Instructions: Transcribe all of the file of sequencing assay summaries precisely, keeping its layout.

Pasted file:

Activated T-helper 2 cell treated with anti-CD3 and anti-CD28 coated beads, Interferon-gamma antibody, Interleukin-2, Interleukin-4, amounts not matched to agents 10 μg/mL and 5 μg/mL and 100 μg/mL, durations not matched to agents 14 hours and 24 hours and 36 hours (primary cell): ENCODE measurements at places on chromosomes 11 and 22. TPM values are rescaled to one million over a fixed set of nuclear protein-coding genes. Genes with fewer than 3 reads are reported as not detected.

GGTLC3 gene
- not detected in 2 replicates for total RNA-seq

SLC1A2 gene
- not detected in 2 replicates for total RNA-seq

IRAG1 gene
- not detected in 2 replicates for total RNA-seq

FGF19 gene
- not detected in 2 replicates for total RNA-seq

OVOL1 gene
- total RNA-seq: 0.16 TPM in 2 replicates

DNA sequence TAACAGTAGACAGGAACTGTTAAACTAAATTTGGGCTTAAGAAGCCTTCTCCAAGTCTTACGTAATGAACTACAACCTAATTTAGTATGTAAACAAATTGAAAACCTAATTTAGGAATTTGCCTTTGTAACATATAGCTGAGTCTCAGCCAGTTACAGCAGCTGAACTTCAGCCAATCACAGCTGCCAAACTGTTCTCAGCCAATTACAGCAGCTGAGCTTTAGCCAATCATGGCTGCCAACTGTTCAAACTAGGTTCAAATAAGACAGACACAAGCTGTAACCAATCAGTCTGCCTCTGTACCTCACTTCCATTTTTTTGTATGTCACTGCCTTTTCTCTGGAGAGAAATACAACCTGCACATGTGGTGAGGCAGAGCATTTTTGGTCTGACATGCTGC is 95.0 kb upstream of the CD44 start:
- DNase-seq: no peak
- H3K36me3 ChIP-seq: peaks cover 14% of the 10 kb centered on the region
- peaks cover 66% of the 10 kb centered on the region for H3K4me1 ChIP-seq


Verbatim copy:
Activated T-helper 2 cell treated with anti-CD3 and anti-CD28 coated beads, Interferon-gamma antibody, Interleukin-2, Interleukin-4, amounts not matched to agents 10 μg/mL and 5 μg/mL and 100 μg/mL, durations not matched to agents 14 hours and 24 hours and 36 hours (primary cell): ENCODE measurements at places on chromosomes 11 and 22. TPM values are rescaled to one million over a fixed set of nuclear protein-coding genes. Genes with fewer than 3 reads are reported as not detected.

GGTLC3 gene
- not detected in 2 replicates for total RNA-seq

SLC1A2 gene
- not detected in 2 replicates for total RNA-seq

IRAG1 gene
- not detected in 2 replicates for total RNA-seq

FGF19 gene
- not detected in 2 replicates for total RNA-seq

OVOL1 gene
- total RNA-seq: 0.16 TPM in 2 replicates

DNA sequence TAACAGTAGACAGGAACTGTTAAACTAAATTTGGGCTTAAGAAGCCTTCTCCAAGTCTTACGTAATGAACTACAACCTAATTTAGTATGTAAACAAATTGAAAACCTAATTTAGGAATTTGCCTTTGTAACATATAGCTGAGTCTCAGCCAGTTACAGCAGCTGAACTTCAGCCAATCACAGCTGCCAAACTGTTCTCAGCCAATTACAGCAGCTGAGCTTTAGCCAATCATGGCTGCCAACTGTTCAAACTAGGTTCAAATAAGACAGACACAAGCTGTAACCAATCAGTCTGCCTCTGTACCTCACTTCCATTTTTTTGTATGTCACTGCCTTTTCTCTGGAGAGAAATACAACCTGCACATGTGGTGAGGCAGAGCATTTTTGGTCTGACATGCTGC is 95.0 kb upstream of the CD44 start:
- DNase-seq: no peak
- H3K36me3 ChIP-seq: peaks cover 14% of the 10 kb centered on the region
- peaks cover 66% of the 10 kb centered on the region for H3K4me1 ChIP-seq